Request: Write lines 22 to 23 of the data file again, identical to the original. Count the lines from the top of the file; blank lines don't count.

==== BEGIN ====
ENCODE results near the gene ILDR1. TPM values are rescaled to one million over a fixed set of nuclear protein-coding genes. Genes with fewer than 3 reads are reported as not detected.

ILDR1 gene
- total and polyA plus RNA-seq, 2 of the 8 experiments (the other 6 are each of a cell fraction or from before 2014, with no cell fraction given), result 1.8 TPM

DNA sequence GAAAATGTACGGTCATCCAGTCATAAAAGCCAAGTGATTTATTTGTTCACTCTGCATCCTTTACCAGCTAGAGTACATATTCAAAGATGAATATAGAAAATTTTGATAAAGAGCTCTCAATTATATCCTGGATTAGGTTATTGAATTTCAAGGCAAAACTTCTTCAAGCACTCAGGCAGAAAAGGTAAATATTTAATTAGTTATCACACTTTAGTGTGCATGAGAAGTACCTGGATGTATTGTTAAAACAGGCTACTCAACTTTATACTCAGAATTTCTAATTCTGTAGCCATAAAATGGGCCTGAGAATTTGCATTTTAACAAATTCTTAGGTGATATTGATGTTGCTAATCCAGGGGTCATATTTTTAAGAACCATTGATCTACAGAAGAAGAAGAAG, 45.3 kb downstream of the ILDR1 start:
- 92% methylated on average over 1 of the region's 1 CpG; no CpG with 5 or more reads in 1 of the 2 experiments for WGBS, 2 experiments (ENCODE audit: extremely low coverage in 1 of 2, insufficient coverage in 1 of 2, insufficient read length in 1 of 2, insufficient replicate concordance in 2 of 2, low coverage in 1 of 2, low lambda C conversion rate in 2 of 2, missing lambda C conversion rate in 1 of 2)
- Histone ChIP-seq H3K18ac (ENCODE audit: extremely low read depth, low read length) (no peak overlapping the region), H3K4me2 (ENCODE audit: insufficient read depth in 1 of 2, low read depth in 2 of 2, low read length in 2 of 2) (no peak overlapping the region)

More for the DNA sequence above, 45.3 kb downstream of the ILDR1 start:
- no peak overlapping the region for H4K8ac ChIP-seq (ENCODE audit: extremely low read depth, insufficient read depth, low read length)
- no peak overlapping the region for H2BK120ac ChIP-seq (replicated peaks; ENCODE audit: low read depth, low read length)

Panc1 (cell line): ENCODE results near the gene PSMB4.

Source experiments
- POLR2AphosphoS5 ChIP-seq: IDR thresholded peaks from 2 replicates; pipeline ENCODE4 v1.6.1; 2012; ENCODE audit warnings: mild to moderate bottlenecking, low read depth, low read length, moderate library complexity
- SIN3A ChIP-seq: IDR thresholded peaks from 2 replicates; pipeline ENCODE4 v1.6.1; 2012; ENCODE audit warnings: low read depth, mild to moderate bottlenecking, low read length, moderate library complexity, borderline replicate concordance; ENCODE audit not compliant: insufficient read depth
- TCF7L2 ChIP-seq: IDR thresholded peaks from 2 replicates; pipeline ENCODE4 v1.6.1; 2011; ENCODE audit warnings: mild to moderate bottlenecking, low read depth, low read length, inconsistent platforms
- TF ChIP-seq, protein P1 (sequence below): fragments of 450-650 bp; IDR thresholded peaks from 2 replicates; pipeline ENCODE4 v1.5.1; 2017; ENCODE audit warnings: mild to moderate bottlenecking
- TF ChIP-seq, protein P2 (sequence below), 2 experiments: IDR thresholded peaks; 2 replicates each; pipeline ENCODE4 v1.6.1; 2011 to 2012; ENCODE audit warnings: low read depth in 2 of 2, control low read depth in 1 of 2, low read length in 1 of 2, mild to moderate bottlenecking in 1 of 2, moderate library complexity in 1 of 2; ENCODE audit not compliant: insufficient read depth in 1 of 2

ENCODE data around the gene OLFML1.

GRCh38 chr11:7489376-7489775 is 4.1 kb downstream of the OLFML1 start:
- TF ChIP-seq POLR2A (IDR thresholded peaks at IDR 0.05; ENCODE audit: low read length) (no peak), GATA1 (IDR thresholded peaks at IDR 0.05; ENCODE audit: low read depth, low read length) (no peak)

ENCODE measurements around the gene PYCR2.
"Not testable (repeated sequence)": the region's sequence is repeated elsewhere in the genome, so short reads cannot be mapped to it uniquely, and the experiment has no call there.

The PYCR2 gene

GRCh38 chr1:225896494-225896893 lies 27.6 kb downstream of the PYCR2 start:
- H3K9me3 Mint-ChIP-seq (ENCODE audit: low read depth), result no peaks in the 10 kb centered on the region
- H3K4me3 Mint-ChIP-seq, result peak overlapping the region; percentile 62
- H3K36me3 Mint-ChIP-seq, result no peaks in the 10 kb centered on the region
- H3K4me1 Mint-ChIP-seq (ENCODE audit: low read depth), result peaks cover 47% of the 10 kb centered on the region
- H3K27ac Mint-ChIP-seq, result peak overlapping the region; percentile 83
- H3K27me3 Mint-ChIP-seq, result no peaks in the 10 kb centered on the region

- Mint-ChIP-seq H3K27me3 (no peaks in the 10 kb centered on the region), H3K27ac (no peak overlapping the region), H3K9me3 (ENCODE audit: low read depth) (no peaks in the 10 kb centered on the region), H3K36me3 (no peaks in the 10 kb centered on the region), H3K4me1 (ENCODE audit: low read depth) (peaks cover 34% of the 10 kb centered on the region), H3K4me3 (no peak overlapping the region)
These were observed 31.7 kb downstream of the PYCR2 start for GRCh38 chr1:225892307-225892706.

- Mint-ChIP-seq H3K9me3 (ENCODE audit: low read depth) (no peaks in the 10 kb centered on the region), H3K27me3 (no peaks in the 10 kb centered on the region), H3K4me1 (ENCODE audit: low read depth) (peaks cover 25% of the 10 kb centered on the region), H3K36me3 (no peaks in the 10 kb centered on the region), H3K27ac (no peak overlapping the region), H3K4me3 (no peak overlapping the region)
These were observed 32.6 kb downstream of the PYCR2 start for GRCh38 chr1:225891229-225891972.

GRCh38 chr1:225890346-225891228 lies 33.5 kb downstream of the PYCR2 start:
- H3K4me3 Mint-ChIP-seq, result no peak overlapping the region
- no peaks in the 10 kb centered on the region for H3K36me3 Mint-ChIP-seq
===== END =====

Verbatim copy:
The PYCR2 gene

GRCh38 chr1:225896494-225896893 lies 27.6 kb downstream of the PYCR2 start: